Social symptoms include low tendency to make eye contact and smile at others. Children showing social symptoms are unlikely to imitate others’ actions like playing with their toys. They may also not really like or want to participate in games. It is difficult for children with autism spectrum disorder to engage in back-and-forth babbling or conversation with others. These individuals rarely initiates communication. They show lack of interest in sharing anything they have, even their experiences. Children on the spectrum disorder may even use others as a tool, like grabbing their hands or arms to take something they want without even looking at their faces. They may only establish contact when want to get things or help. Individuals diagnosed with this disorder may not notice others around them, preferring the solitude. Instead of playing with the toys like others do, children with autism spectrum disorder may exhibit restricted and repetitive behaviors like lining them up in a certain way instead of playing with them. Individuals on the autism spectrum may show expressions that do not really match the communication context. Children with autism spectrum disorder may discuss their interests in a detailed way due to also their limited and restricted interests. They may even exhibit unusual social interactions like smelling others. Children with ASD would show these indications generally by the time they turn 8 or 10. Individuals may not always show all of these social behaviors but these are some of the most common ones.
The stemming cause of the behavioral and social symptoms of autism spectrum disorder is still being studied. In a research conducted by a team of UCLA scientists in 2015, MRI imaging was used to study the brains of the participants consisting of 17 youths with high-functioning ASD and 22 typically developing children and adolescents. Researchers used the imaging technology to track their brain blood flow as well as the strength of connections within intrinsic neural networks. They were testing whether ASD might be caused by increased or decreased connectivity within specific neural networks that actually make up the “social brain”. Social brain is the network of brain regions that help us understand other people. It also includes the parts of brain that are key to the process of mentalizing. Mentalizing is attributing mental states to the person themselves and to other people. Individuals with autism struggle with many of the social aspects in their lives.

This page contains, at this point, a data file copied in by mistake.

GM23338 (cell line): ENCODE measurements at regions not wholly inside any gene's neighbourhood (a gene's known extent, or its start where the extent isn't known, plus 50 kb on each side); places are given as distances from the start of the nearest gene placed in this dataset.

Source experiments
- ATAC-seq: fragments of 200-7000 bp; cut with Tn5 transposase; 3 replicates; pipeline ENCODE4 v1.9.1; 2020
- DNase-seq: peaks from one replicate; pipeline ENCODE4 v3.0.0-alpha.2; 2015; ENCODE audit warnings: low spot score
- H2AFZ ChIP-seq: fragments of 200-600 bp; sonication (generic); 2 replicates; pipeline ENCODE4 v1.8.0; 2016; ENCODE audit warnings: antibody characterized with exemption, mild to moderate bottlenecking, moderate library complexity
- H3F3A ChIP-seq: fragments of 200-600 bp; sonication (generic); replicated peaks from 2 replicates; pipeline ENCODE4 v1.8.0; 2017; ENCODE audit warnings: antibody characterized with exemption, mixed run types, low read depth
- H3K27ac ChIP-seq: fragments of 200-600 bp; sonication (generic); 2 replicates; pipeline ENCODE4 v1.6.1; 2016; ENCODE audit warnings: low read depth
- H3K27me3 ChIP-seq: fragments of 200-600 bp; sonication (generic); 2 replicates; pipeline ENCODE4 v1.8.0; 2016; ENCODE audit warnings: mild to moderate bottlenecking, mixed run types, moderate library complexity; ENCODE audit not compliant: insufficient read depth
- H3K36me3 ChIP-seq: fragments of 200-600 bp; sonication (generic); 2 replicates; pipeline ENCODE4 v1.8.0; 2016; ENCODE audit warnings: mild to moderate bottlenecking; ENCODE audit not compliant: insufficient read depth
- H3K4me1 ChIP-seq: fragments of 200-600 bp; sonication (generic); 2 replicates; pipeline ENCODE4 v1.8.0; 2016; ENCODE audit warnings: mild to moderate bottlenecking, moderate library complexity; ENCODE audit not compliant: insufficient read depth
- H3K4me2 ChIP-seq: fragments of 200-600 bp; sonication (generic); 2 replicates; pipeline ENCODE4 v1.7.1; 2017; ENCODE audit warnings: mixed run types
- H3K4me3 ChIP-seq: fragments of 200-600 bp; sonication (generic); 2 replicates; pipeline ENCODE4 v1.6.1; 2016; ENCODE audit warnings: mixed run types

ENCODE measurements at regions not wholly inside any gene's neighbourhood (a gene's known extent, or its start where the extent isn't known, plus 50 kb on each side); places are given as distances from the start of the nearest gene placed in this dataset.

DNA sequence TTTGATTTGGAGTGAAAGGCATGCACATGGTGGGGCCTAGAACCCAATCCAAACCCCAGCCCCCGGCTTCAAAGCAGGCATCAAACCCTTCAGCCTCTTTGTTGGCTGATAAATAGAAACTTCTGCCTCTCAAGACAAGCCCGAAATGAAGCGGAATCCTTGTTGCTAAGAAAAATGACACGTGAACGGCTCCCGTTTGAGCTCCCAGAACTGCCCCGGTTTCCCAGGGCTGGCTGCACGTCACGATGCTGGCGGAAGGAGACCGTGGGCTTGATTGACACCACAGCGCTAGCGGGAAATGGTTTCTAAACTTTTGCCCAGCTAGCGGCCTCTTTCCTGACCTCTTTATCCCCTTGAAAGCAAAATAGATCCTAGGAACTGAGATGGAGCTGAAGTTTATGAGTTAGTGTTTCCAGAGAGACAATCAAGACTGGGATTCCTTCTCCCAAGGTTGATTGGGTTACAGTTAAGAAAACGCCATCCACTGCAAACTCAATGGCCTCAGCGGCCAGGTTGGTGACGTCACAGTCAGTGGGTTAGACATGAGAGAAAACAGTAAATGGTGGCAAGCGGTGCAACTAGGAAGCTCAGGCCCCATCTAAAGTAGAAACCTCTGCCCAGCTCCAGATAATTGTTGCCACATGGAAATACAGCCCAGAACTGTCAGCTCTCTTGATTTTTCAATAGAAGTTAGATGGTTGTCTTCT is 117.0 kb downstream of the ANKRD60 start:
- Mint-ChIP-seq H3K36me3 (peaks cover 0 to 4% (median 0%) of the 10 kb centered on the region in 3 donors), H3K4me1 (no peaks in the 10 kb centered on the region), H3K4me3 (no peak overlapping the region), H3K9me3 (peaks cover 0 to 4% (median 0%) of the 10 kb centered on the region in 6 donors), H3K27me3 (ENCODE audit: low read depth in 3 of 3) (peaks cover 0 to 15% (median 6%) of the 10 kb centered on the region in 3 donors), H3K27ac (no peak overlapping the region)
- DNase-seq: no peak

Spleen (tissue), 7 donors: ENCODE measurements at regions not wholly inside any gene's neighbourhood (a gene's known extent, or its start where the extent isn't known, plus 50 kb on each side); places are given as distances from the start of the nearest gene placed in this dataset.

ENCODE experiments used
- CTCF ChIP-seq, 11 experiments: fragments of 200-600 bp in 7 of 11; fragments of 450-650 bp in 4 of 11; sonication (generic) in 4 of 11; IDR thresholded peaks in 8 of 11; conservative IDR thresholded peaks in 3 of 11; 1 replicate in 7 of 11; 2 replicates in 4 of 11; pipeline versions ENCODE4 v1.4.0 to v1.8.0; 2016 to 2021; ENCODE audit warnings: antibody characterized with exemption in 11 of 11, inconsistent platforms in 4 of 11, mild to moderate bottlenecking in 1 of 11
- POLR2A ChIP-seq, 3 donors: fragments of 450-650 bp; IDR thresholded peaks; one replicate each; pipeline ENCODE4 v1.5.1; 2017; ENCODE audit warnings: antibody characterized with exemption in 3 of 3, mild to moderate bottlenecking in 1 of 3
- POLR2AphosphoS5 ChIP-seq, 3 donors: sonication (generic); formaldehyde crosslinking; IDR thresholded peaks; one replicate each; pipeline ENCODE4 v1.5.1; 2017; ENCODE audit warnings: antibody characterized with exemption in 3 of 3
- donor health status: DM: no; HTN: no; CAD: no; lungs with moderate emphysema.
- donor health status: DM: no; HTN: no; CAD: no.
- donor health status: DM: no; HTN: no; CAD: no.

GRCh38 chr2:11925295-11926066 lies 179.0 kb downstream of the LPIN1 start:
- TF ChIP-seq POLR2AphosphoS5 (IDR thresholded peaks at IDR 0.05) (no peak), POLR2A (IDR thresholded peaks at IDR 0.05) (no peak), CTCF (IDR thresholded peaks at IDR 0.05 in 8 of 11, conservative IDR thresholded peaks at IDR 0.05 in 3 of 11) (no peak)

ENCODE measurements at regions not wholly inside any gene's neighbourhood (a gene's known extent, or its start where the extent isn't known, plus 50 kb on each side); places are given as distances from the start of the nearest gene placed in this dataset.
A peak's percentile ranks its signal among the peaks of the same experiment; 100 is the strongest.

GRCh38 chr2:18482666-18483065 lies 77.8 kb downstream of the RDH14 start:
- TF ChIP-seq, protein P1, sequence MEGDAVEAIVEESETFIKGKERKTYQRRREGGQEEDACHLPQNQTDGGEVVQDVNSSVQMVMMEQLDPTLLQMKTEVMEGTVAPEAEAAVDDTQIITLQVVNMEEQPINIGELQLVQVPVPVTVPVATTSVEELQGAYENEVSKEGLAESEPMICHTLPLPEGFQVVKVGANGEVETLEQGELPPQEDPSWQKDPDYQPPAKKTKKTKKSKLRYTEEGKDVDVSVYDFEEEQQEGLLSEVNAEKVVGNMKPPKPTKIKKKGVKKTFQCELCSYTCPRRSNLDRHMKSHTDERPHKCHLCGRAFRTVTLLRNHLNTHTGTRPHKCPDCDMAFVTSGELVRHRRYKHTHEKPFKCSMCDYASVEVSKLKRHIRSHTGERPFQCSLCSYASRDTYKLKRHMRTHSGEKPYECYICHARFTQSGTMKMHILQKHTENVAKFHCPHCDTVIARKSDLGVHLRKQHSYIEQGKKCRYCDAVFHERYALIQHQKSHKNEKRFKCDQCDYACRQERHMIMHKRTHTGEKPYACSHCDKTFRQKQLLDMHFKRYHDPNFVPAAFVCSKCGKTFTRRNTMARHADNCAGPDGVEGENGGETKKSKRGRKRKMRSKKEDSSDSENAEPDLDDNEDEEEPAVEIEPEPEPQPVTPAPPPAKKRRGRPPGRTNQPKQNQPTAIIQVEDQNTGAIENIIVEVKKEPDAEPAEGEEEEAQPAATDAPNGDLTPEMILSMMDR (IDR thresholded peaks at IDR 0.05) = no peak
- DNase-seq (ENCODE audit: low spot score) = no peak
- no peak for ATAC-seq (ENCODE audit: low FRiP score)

The connectivity within the neural networks was measured through the amount of blood flow as well as the activity patterns called neural networks. When participants were scanned, it was revealed that there are significant differences between the two groups of people. In children with ASD, a pattern of widespread increased blood flow was discovered. This means that there was a hyper-perfusion of blood in the brain. This was linked to increased oxygen metabolism in the frontal brain parts, which are quite important in terms of managing social interactions. Generally, blood flow is reduced while a brain develops. The findings revealed in the study indicating a continuing hyper-perfusion in children with ASD suggest delayed neurodevelopment in these brain regions, which are linked to socio-emotional cognition. Researchers found that previous structural MRI findings suggesting enlarged brain size are aligned with this research as well. This shows an overabundance of neurons in individuals with ASD, due to synapses of neurons not sufficiently losing the excess blood while the brain develops. Excessive functioning synapses are proven to inhibit cognition and require extra blood flow. The research team also discovered that the long-range connectivity between the front and back of the brain in those with ASD was reduced compared to typical brains. This means that due to this loss of connectivity, information flow does not go how it should be between different and distant parts of the brain. This may explain impairment in social interactions. This approach was also used in other disorders related to brain, such as schizophrenia. It led to insights and alternative treatment approaches in this disorder.
It is difficult to assess the severity of specific symptoms. This assessment requires long evaluation and observations of the individual with autism spectrum disorder. Generally, questionnaires are done to assess the situation. However, this can be subjective. There are studies to provide an objective method to quantify the severity of certain core social symptoms of autism spectrum disorder. These studies utilize advanced technology such as motion capture system. Further development of this technology as well as appropriate use of motion capture measures are thought to improve the assessment methods for social ASD symptoms, as well as their change over time.